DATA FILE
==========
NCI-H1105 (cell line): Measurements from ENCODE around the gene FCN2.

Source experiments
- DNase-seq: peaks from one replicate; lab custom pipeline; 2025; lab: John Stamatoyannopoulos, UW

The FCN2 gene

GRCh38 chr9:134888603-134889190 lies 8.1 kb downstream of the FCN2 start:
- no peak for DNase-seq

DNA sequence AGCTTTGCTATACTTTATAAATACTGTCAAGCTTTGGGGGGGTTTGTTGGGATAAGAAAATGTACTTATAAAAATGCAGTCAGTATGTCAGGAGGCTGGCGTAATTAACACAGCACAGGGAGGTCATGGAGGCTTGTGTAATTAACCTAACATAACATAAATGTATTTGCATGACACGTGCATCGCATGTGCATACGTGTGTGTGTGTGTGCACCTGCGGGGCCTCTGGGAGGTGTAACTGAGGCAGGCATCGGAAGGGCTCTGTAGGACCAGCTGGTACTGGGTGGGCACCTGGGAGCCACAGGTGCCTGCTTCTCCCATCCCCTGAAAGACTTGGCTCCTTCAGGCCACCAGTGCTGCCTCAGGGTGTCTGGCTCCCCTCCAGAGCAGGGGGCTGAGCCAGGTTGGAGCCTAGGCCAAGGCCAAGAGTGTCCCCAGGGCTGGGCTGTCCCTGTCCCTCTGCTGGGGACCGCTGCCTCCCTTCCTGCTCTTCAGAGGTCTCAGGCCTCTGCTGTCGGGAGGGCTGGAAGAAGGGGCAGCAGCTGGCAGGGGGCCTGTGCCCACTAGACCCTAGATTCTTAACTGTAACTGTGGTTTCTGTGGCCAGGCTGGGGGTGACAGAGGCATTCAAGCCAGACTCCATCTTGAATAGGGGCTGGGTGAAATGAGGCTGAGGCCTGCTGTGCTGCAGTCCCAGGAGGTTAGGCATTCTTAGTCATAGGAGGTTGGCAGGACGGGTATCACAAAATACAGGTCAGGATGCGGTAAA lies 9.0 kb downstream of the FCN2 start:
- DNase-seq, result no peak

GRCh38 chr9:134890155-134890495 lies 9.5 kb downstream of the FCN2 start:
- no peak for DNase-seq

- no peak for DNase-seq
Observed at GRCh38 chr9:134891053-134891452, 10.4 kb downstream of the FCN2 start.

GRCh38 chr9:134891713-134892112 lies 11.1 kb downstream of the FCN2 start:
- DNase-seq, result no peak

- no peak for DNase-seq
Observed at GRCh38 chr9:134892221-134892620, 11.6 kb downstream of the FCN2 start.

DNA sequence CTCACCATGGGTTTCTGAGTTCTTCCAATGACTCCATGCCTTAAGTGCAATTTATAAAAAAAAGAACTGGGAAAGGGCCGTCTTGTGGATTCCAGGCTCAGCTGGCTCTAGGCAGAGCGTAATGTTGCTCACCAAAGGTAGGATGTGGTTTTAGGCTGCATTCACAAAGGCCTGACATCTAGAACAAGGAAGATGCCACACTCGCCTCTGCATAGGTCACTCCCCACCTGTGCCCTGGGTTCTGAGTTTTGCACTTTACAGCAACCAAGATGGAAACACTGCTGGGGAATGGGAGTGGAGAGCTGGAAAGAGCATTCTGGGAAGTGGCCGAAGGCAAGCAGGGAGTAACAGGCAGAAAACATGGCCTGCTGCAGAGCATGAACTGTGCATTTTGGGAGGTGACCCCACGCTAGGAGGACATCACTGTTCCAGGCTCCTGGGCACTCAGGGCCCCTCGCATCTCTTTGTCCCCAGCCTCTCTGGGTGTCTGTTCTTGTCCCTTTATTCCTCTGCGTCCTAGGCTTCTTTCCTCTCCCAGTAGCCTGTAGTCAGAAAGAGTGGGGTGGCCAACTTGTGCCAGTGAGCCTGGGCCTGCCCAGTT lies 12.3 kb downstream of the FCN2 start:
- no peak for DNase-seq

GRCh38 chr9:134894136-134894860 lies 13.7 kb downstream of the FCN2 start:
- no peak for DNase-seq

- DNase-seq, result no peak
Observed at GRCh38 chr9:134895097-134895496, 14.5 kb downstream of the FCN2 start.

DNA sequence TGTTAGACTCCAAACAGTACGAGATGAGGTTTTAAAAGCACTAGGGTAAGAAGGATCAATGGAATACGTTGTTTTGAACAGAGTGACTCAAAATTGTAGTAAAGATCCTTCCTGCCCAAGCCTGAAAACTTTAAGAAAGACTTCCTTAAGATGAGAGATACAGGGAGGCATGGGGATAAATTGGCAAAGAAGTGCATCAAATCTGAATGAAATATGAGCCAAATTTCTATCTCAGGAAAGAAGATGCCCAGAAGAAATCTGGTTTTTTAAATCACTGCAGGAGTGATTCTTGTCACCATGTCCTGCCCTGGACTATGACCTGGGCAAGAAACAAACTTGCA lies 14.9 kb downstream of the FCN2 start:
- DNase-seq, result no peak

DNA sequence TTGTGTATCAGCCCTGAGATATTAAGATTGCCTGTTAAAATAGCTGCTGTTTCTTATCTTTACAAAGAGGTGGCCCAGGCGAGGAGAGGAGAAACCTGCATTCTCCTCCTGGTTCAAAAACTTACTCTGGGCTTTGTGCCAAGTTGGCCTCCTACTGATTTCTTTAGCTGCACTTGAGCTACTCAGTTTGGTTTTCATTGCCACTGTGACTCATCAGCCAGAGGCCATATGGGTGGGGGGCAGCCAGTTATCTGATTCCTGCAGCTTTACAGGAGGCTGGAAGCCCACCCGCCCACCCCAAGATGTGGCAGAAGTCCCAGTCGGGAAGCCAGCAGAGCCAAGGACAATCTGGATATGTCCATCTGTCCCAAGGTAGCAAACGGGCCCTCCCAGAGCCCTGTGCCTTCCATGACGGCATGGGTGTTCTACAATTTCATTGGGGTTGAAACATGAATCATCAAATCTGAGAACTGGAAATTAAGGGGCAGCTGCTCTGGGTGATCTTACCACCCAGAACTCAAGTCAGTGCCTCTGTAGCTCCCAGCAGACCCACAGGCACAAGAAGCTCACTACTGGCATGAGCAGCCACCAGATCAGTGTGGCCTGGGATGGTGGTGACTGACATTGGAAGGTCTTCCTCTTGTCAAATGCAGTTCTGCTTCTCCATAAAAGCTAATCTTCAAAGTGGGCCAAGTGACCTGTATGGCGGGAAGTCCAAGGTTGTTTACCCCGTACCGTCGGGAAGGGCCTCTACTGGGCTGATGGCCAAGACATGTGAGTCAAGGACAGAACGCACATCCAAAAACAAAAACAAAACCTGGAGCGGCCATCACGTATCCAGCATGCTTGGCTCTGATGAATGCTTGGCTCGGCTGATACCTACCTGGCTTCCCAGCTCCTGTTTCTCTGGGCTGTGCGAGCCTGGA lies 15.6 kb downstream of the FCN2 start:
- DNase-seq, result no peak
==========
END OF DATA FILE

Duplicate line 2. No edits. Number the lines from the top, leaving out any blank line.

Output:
Source experiments